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341.
October 2007

Practice Bulletin Number 86, October 2007

(Replaces Educational Bulletin Number 248, July 1998, Reaffirmed 2016)

Members Only


Committee Opinion Number 378, September 2007

Reaffirmed 2017

ABSTRACT: So-called "vaginal rejuvenation," "designer vaginoplasty," "revirgination," and "G-spot amplification" are vaginal surgical procedures being offered by some practitioners. These procedures are not medically indicated, and the safety and effectiveness of these procedures have not been documented. Clinicians who receive requests from patients for such procedures should discuss with the patient the reason for her request and perform an evaluation for any physical signs or symptoms that may indicate the need for surgical intervention. Women should be informed about the lack of data supp...


Committee Opinion Number 375, August 2007

(Reaffirmed 2017)

ABSTRACT: The U.S. Food and Drug Administration considers generic and brand name oral contraceptive (OC) products clinically equivalent and interchangeable. The American College of Obstetricians and Gynecologists supports patient or clinician requests for branded OCs or continuation of the same generic or branded OCs if the request is based on clinical experience or concerns regarding packaging or compliance, or if the branded product is considered a better choice for that individual patient.


344.
August 2007

Committee Opinion Number 374, August 2007

Reaffirmed 2016

ABSTRACT: It is the duty of obstetricians and gynecologists who testify as expert witnesses on behalf of defendants, the government, or plaintiffs to do so solely in accordance with their judgment on the merits of the case. Obstetrician–gynecologists must limit testimony to their sphere of medical expertise and must be prepared adequately. They must make a clear distinction between medical malpractice and medical maloccurrence. The acceptance of fees that are greatly disproportionate to those customary for professional services can be construed as influencing testimony given by the witness, a...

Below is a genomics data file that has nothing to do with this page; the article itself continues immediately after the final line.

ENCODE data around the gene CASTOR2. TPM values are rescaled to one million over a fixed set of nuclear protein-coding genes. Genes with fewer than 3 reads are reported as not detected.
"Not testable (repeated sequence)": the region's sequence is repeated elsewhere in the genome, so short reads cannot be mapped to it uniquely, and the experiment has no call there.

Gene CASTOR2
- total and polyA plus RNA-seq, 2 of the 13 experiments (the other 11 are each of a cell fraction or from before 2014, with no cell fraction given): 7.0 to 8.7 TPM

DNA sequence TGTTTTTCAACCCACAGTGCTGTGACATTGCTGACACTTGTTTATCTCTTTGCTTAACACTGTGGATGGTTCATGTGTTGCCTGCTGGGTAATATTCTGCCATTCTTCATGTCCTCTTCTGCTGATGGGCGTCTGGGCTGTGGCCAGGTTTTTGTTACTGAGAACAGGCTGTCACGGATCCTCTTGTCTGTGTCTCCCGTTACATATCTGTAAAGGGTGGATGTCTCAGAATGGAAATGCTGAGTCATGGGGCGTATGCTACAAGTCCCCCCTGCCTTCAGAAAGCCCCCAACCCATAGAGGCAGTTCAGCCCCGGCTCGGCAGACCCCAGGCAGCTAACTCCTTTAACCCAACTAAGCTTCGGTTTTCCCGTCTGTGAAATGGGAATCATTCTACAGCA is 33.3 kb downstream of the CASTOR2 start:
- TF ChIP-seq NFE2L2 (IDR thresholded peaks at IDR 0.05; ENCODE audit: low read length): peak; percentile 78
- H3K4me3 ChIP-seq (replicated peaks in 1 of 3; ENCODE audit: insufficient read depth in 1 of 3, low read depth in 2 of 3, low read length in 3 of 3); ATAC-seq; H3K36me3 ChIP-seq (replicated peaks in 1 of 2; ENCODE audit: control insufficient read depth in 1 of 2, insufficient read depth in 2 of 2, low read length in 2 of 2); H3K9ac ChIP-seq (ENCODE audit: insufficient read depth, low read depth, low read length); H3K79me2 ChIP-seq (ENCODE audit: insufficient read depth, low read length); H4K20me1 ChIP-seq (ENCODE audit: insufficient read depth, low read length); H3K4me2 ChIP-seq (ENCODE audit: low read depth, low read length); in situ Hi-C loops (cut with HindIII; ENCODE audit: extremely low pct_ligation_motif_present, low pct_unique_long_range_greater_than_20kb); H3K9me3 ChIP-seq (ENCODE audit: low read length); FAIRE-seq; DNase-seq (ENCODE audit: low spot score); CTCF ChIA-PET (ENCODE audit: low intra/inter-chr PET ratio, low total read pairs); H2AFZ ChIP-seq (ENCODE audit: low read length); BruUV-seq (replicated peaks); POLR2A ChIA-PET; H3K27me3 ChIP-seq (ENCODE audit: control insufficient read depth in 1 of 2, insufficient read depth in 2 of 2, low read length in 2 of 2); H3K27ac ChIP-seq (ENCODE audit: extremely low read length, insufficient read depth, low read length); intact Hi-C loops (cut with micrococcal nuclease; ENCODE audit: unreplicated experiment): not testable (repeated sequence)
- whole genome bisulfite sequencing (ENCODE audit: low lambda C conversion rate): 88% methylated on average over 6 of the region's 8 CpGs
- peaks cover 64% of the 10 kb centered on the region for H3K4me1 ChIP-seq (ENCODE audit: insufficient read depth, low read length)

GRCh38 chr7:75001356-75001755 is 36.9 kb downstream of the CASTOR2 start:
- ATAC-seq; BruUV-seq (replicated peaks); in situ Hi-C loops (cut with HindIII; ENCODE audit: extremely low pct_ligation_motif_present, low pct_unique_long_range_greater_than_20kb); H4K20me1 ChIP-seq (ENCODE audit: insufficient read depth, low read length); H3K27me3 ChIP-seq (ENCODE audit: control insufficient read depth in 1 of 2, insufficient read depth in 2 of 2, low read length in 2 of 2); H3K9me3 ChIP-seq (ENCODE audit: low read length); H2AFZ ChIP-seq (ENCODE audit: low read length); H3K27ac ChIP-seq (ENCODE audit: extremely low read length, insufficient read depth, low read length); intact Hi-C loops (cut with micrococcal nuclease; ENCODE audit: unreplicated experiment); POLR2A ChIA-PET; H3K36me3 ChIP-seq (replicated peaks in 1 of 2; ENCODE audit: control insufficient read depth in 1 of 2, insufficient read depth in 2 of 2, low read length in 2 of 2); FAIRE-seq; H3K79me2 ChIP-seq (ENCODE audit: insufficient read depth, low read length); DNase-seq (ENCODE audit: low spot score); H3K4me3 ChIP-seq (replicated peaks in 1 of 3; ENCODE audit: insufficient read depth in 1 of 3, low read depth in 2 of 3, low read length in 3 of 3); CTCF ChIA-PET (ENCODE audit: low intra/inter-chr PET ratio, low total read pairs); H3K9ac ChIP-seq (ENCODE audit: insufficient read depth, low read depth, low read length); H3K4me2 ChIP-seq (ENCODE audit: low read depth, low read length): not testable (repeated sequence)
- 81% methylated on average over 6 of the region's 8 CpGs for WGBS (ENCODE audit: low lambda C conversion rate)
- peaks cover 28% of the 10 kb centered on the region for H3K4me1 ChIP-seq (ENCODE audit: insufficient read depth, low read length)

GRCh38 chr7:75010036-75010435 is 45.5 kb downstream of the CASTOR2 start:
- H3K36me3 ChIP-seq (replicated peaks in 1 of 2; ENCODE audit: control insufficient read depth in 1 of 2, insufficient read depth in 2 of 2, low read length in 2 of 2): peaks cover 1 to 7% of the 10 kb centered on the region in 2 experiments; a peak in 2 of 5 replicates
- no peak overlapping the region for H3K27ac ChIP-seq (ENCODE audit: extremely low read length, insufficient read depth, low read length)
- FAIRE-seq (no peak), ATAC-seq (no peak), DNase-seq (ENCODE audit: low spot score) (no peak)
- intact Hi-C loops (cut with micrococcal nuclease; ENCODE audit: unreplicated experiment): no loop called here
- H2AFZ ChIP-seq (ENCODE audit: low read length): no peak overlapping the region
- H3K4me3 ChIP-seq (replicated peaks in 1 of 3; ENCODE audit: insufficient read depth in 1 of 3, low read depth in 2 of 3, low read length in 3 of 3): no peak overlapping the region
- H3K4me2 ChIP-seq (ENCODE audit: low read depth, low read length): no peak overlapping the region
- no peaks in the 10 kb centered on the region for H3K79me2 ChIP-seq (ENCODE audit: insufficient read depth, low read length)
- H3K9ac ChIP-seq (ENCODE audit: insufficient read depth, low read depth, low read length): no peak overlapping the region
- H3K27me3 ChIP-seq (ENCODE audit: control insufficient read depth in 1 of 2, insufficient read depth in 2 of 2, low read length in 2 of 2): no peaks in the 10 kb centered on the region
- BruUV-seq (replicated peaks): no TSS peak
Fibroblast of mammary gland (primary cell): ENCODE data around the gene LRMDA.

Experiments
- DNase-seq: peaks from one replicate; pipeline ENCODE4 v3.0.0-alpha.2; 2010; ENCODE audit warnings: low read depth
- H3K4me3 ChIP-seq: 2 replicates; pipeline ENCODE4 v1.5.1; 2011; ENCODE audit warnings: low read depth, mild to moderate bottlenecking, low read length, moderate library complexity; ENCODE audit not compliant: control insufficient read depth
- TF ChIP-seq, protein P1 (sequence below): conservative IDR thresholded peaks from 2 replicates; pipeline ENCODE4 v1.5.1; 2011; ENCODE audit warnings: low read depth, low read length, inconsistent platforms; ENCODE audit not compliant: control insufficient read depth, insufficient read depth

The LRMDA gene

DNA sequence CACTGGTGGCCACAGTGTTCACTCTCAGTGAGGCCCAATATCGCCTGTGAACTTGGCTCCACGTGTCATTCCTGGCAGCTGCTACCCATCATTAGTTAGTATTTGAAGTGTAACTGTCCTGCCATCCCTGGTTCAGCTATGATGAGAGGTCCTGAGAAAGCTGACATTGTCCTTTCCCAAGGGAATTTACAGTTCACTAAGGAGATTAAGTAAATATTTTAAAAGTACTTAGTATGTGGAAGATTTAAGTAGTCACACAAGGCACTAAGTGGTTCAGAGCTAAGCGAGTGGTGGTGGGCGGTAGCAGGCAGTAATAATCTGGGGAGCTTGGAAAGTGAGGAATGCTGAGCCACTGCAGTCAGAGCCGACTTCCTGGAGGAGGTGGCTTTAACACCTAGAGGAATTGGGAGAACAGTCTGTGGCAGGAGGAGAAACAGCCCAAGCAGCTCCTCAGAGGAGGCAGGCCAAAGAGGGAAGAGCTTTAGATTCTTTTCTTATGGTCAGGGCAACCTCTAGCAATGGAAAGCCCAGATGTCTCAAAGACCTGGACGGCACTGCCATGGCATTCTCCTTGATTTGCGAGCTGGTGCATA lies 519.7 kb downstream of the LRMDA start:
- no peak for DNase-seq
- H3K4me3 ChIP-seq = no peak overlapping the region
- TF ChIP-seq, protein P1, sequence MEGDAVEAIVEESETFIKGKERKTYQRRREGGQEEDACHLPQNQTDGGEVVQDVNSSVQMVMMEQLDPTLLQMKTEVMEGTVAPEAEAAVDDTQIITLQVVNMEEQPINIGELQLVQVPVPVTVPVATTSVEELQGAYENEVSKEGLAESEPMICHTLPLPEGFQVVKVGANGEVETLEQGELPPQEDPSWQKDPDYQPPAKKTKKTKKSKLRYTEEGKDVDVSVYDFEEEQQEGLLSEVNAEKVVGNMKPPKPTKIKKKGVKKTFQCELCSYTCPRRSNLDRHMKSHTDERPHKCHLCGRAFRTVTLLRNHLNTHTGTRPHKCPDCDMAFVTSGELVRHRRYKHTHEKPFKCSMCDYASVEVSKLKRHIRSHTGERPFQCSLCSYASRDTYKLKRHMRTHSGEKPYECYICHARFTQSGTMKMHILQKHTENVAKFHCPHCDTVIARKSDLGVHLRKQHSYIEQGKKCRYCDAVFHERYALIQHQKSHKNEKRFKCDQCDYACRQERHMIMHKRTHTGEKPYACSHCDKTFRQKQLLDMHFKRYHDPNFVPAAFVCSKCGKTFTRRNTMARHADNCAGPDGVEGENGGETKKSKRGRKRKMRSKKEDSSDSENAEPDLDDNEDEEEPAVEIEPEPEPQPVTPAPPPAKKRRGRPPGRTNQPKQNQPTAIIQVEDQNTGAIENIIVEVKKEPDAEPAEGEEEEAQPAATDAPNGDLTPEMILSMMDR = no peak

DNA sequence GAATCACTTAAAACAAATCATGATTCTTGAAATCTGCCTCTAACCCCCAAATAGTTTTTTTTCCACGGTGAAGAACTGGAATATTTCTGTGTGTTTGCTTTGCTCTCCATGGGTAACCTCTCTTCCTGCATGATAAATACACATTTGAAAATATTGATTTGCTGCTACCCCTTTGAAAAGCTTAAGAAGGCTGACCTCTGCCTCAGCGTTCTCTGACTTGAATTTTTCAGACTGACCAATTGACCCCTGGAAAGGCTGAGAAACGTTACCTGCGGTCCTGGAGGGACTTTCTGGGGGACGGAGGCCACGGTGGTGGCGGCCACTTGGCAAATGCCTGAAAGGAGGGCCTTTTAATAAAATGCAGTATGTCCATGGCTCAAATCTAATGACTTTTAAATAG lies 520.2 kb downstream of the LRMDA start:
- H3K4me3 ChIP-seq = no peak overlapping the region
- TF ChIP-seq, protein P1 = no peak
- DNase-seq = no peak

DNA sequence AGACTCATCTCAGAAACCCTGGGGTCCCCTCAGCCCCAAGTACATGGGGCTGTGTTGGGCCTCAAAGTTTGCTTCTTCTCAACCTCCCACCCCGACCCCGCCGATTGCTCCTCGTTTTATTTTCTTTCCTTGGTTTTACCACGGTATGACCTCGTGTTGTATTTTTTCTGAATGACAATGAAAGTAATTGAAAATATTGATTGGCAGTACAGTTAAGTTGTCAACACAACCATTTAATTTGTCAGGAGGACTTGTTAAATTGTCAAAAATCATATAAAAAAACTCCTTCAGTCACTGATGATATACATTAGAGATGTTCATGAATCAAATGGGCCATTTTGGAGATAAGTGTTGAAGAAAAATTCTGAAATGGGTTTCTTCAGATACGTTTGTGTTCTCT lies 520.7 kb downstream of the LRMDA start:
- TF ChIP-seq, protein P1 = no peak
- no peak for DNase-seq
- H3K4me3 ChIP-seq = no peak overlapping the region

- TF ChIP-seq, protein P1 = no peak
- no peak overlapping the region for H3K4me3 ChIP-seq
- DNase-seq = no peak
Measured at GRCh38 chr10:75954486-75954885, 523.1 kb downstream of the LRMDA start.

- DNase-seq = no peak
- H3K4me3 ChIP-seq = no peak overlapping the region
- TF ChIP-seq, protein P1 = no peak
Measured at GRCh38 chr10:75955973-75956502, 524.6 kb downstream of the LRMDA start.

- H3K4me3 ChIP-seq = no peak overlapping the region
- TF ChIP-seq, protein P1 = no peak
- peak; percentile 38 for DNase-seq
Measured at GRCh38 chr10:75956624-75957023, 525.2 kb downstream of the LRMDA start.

345.
August 2007

Committee Opinion Number 373, August 2007

Reaffirmed 2016

ABSTRACT: The physician-patient relationship is damaged when there is either confusion regarding professional roles and behavior or clear lack of integrity that allows sexual exploitation and harm. Sexual contact or a romantic relationship between a physician and a current patient is always unethical, and sexual contact or a romantic relationship between a physician and a former patient also may be unethical. The request by either a patient or a physician to have a chaperone present during a physical examination should be accommodated regardless of the physician's sex. If a chaperone is prese...


Practice Bulletin Number 84, August 2007

(Replaces Practice Bulletin Number 21, October 2000) (Reaffirmed 2017)

Members Only


Committee Opinion Number 370, July 2007

(Reaffirmed 2015)

ABSTRACT: Hospitals, academic institutions, professional corporations, and other health care organizations should have policies and procedures by which alleged violations of professional behavior can be reported and investigated. These institutions should adopt policies on legal representation and indemnification to protect those whose responsibilities in managing such investigations may expose them to potentially costly legal actions. The American College of Obstetricians and Gynecologists' Committee on Ethics supports the position of the American Association of University Professors regardi...


Practice Bulletin Number 82, June 2007

(Replaces Practice Bulletin Number 8, October 1999) (Reaffirmed 2017)

Members Only


Committee Opinion Number 365, May 2007

Reaffirmed 2016

ABSTRACT: Consultations usually are sought when practitioners with primary clinical responsibility recognize conditions or situations that are beyond their level of expertise or available resources. One way to maximize prompt, effective consultation and collegial relationships is to have a formal consultation protocol. The level of consultation should be established by the referring practitioner and the consultant. The referring practitioner should request timely consultation, explain the consultation process to the patient, provide the consultant with pertinent information, and continue to c...